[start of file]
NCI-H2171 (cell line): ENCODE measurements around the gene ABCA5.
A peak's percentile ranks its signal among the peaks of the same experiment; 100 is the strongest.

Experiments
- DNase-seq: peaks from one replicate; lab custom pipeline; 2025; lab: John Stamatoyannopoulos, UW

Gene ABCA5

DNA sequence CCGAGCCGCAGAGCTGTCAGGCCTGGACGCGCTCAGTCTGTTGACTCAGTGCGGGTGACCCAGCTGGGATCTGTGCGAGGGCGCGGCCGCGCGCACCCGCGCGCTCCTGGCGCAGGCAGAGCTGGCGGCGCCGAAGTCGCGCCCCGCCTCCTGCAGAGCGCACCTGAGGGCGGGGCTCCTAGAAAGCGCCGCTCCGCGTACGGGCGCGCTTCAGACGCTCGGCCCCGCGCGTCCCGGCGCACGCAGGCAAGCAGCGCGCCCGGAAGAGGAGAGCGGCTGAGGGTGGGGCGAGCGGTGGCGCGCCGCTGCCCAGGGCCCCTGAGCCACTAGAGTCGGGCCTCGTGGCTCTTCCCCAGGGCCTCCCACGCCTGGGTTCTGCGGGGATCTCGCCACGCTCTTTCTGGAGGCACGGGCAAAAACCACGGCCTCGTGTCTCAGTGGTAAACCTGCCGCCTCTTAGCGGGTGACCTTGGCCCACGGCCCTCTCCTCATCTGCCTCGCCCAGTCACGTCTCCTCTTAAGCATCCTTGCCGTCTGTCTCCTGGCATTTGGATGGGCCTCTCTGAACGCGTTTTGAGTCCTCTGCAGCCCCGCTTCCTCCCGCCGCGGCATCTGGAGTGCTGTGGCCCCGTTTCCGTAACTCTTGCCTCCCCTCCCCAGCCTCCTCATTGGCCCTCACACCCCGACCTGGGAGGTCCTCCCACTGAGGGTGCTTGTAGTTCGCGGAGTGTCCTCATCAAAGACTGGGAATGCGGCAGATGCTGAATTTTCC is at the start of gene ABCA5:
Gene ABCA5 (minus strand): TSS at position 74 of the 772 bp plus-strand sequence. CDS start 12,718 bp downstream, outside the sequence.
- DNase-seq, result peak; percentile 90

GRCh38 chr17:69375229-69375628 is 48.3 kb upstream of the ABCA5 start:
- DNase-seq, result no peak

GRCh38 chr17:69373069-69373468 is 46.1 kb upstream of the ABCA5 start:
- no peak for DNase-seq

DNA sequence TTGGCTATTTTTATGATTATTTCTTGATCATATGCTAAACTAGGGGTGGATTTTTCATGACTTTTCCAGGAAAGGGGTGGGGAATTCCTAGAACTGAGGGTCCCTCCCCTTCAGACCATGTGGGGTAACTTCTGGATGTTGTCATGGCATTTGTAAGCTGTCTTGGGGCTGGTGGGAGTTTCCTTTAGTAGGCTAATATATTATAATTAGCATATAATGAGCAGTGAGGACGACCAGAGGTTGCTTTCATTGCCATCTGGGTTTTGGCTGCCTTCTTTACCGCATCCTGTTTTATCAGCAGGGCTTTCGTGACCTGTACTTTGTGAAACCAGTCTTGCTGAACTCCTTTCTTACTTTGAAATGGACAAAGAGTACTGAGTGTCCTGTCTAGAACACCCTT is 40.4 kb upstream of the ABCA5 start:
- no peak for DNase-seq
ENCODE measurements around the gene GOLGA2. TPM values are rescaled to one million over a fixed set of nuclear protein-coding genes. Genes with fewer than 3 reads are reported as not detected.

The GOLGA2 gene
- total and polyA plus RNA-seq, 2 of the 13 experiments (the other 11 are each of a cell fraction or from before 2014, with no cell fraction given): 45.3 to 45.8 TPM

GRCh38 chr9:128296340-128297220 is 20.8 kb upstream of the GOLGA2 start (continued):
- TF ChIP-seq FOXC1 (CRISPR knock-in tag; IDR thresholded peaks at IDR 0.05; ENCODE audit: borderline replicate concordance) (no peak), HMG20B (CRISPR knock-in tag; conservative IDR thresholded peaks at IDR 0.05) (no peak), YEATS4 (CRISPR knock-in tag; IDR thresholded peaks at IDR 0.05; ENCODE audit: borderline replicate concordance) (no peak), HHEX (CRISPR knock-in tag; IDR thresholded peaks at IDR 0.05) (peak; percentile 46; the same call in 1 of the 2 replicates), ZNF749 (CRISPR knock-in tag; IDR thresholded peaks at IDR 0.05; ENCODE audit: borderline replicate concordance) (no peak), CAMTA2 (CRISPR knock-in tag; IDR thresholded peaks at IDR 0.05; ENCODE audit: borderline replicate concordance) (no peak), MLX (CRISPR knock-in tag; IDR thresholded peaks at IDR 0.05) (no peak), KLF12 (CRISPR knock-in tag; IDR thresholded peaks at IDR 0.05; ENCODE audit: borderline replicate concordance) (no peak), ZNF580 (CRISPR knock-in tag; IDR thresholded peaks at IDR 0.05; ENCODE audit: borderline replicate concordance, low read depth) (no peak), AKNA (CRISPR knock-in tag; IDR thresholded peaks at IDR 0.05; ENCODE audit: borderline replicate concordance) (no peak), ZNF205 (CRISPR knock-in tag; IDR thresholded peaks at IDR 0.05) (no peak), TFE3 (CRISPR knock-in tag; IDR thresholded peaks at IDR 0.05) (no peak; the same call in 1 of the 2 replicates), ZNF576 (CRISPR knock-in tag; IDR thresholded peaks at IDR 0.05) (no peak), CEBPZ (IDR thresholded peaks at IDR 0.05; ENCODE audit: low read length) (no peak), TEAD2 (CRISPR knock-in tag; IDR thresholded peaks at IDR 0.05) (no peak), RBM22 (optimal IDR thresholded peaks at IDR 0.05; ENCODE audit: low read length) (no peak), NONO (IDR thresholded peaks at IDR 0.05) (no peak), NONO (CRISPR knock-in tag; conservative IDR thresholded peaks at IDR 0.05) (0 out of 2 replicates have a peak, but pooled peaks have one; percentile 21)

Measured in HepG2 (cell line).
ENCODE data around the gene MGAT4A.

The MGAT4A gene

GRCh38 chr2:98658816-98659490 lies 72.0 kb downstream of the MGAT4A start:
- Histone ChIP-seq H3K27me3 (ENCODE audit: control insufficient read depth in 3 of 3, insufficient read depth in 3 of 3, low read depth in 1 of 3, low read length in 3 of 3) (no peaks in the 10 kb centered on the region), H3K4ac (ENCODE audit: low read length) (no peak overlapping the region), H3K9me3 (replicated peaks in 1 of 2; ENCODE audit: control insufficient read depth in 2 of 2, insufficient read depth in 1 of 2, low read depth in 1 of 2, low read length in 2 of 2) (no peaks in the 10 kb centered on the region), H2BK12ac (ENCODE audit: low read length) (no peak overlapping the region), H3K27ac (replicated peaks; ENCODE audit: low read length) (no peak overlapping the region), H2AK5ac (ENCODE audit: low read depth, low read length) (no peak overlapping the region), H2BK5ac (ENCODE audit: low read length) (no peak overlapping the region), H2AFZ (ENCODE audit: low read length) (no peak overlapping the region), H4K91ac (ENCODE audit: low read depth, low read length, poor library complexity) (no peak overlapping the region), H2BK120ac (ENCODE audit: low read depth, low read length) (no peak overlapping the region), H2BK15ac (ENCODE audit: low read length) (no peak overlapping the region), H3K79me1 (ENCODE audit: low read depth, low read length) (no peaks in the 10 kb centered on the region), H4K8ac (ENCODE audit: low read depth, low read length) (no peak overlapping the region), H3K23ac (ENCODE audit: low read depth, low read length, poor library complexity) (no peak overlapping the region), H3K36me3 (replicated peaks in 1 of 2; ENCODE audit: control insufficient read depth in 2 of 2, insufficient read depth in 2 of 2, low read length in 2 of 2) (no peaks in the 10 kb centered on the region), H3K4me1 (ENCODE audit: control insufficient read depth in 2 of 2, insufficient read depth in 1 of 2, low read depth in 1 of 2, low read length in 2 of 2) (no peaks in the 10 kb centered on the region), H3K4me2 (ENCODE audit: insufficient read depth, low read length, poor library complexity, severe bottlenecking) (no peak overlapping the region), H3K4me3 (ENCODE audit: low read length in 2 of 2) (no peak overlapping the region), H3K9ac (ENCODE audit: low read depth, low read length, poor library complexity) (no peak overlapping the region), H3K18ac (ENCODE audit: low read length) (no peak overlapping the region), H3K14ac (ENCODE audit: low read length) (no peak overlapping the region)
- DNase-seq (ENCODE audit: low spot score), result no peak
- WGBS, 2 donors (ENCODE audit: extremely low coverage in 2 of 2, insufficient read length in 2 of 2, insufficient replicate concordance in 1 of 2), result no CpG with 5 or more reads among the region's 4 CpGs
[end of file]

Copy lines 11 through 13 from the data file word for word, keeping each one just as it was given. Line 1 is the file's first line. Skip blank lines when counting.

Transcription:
GRCh38 chr17:69373069-69373468 is 46.1 kb upstream of the ABCA5 start:
- no peak for DNase-seq

DNA sequence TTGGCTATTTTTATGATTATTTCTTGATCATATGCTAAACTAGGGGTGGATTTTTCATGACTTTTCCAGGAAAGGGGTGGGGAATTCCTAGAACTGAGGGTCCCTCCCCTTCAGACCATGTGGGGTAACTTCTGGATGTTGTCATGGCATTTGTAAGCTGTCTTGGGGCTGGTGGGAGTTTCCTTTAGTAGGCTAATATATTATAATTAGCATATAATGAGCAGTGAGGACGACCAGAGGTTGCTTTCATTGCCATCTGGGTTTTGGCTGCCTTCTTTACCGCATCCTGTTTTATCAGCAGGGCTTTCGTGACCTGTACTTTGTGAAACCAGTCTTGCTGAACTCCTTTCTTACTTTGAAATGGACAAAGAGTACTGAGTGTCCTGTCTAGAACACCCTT is 40.4 kb upstream of the ABCA5 start: